El Camino de Santiago kicked my ass. Well technically it kicked my feet. Turns out my minimal preparation for the Camino de Santiago was terrible. After a miserable effort of only 4 days, the doctor in Legrono told me that I wasn’t allowed to go on until me feet healed. I had walked just over 100 km’s and my feet were bloodied and blistered.

To be honest, I was relieved.

The thought of putting back on my shoes made my shudder. For the last 9 km’s I had stumbled along in jandals and socks. One of the travelling fashion sins I vowed I would never break.

Jandals on the Camino de Santiago

Jandals on the Camino de Santiago

So while I have unfinished business with the Way of St James (an upcoming post), I did want to share with you some of my favourite photos from the Camino de Santiago. Because I had yet to reach some of the more “unsavoury” parts of the Camino that Sherry Ott had discovered, every step of my pilgrimage had been beautiful.

Puenta La Reina Bridge Camino Arrow

Puenta La Reina Bridge – Camino de Santiago Arrows

There is no way you can get lost on the Camino de Santiago. Arrows, scallop shells and signs point you in the right direction at every bridge, road crossing and intersection.

Camino de Santiago Scallop Shell

Camino de Santiago Scallop Shell

Reaching the top of Alto Pedron gave views back the way I had come from Pamplona, as well as views to where I was going. The rocky path on the way down proved to be my ultimate downfall, as my too small shoes caused my toes to smash into the front.

Alto del Pedron Camino de Santiago

Alto del Pedron Camino de Santiago

Metal Pilgrims on Alto del Pedron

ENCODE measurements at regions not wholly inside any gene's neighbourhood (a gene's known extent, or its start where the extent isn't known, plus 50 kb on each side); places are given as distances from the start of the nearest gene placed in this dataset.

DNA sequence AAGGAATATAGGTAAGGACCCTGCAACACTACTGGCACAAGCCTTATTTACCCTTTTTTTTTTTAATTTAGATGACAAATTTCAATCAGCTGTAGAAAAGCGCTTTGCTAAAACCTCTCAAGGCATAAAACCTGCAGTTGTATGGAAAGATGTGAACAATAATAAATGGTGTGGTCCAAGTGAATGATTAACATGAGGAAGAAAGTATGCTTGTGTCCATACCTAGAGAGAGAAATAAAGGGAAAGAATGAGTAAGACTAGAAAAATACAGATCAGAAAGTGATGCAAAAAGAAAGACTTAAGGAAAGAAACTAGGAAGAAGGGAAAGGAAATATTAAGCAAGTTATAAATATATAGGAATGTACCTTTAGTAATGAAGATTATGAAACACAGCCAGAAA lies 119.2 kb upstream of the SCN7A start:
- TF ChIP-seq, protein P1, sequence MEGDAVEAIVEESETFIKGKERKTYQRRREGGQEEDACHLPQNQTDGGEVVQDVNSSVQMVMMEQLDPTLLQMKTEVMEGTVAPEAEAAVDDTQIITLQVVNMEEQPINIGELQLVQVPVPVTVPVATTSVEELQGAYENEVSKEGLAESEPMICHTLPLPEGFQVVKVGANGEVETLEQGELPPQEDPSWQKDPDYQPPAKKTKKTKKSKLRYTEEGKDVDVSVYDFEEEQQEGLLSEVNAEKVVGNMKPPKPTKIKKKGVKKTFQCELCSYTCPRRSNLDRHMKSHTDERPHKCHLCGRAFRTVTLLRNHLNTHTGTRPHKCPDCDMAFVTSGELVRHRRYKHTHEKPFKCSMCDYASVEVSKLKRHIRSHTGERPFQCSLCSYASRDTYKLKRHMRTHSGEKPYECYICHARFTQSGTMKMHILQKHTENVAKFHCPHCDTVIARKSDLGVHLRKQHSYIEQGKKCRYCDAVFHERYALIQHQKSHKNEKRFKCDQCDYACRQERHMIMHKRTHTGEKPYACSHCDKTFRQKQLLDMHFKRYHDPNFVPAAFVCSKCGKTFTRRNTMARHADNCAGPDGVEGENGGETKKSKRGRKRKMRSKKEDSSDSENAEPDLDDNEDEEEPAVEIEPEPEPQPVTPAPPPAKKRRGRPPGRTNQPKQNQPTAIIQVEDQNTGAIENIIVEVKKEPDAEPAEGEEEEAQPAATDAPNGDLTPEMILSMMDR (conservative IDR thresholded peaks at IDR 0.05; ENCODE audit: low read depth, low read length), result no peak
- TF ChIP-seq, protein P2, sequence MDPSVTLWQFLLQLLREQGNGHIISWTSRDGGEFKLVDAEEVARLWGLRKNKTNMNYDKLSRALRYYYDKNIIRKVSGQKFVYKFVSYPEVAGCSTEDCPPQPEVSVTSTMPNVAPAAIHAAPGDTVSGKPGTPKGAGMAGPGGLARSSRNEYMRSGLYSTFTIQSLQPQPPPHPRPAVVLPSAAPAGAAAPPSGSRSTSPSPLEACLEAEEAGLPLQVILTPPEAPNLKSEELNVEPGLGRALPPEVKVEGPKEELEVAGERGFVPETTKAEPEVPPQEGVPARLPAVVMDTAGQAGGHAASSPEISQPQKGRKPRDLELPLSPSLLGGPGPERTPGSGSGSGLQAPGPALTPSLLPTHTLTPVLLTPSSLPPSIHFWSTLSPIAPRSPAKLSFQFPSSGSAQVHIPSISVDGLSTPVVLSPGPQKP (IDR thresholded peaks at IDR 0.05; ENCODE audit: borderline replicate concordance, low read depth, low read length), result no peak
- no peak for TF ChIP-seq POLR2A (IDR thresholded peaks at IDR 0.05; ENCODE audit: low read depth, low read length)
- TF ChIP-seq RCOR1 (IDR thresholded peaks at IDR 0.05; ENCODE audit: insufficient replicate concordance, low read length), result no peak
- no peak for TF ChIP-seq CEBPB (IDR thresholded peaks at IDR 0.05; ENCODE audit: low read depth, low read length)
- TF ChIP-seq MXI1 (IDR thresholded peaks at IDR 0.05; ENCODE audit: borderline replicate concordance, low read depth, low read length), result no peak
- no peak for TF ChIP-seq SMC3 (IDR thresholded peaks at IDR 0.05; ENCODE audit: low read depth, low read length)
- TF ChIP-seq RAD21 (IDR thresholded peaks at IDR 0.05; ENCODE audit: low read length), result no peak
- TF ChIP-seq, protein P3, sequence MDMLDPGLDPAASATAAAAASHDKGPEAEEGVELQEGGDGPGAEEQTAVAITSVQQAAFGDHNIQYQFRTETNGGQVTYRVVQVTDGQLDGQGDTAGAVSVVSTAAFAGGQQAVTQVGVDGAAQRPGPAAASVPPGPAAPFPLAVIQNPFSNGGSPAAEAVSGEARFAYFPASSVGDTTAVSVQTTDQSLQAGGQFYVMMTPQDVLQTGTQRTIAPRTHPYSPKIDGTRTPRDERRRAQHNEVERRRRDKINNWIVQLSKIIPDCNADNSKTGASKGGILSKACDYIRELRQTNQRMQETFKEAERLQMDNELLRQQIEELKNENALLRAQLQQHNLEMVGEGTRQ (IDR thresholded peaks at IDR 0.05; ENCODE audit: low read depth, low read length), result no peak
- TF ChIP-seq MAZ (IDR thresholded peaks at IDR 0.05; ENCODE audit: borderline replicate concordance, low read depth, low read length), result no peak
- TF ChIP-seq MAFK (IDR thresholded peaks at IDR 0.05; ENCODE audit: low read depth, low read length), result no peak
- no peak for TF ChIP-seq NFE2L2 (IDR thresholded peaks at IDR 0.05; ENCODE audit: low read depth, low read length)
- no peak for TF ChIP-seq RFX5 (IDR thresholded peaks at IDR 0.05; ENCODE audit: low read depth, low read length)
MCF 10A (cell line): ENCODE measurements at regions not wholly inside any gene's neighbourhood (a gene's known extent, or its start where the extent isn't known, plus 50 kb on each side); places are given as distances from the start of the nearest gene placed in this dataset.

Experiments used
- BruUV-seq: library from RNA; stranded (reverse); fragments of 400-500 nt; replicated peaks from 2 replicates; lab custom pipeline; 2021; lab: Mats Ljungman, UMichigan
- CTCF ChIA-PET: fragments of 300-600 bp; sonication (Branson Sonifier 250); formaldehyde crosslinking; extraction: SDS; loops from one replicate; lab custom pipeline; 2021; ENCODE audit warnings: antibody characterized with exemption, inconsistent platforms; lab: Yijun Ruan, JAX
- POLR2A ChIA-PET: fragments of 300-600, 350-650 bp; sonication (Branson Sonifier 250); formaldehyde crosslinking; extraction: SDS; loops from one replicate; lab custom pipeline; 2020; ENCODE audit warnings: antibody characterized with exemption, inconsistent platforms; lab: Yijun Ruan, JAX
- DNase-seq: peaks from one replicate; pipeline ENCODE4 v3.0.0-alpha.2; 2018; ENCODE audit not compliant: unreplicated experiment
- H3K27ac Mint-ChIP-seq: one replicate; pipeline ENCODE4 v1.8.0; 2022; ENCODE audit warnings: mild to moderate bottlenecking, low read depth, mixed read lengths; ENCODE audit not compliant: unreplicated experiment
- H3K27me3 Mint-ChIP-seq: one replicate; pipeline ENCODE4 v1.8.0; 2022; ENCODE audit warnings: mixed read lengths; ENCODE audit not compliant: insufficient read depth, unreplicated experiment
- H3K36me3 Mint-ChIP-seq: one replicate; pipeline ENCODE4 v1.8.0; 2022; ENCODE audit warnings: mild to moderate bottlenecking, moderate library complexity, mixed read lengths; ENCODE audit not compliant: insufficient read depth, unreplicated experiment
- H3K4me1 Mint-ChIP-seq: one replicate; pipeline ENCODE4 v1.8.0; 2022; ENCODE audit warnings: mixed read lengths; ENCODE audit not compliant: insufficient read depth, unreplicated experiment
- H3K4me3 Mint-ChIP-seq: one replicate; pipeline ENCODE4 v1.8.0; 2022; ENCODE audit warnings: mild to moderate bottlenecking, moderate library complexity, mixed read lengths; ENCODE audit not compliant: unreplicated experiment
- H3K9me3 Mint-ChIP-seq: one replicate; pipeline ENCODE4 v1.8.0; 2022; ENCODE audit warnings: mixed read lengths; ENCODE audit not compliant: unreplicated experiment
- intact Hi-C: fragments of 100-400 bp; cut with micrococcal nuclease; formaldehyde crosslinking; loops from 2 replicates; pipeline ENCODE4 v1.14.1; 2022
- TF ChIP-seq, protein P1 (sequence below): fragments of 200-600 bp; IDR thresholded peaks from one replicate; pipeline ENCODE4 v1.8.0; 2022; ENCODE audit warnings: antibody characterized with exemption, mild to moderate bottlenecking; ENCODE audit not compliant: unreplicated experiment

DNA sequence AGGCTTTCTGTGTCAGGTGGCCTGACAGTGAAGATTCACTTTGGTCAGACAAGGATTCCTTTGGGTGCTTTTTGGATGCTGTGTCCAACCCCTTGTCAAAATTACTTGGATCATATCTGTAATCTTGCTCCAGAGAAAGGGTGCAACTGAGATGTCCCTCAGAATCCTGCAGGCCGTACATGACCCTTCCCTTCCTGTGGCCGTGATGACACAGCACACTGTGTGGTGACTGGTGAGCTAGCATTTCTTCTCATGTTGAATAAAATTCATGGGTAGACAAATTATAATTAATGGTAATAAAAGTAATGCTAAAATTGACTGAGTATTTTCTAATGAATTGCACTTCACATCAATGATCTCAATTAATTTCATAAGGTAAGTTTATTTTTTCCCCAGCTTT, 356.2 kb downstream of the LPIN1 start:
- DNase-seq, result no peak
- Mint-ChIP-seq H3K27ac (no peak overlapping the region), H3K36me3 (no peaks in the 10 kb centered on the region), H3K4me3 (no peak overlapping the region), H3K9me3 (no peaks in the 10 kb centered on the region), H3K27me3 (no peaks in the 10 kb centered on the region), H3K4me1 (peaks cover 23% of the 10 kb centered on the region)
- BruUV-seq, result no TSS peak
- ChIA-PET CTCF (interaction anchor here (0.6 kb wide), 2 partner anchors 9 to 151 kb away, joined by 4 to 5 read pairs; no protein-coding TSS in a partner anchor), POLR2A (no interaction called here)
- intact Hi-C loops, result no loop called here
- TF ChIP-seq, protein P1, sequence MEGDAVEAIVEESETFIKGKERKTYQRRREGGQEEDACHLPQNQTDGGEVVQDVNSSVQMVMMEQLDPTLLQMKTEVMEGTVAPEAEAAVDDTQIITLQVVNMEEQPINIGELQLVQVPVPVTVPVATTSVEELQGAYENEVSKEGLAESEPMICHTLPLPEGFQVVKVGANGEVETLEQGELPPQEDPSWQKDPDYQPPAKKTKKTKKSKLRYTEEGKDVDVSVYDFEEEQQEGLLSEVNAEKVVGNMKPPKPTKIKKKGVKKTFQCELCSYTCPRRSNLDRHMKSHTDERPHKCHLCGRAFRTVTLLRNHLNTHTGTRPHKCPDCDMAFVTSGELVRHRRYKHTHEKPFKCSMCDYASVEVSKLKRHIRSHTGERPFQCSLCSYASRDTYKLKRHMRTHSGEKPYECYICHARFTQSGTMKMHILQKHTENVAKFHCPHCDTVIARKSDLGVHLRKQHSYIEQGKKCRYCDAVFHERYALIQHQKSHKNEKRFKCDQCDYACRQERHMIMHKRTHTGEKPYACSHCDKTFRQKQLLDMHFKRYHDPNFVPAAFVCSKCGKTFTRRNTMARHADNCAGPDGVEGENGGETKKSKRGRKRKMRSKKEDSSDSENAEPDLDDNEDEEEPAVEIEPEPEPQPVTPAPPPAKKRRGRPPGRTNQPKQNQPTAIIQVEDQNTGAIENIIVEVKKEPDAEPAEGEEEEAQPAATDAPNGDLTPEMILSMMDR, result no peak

Metal Pilgrims on Alto del Pedron

There were so many beautiful old churches along the Camino de Santiago. But since I was walking in early March, it seemed that most were yet to open for the busier summer season.

Church of Obanos

The Church of Obanos

And between every small village the well-maintained pathways of the French Way wound across the spectacular Spanish countryside.

The French Way - Camino de Santiago

The French Way – Camino de Santiago Photos

Puenta La Reina

Puenta La Reina in the evening

Puenta La Reina has one of the most amazing bridges I have ever seen. It was also the 1st village I had the pleasure of sleeping in after busy Pamplona.

Puenta la Reina Bridge and Sunrise

Puenta la Reina Bridge at sunrise

Most mornings I was up and walking before the sun began to sprinkle across the horizon.

Spring flowers on the Camino de Santiago

Spring flowers on the Camino de Santiago

Pilgrims approaching Cirauqui, Spain

Pilgrims approaching Cirauqui, Spain

Every village and town was built on a small hill. Sure it looks beautiful until you realise you have to go back up again to go through them all!

Church of Santa Maria - Los Arcos

Church of Santa Maria in Los Arcos

While there were only about 20 pilgrims walking each section every day, it wasn’t uncommon for you to encounter them all. The people I met along the Camino de Santiago were some of the most inspiring and remarkable people I have ever spoken to. They are the ones that make the pilrgimage so special.

The endless French Way

The endless French Way

Irache Wine Fountain - Fuente del Vino

The free flowing Irache Wine Fountain or “Fuente del Vino”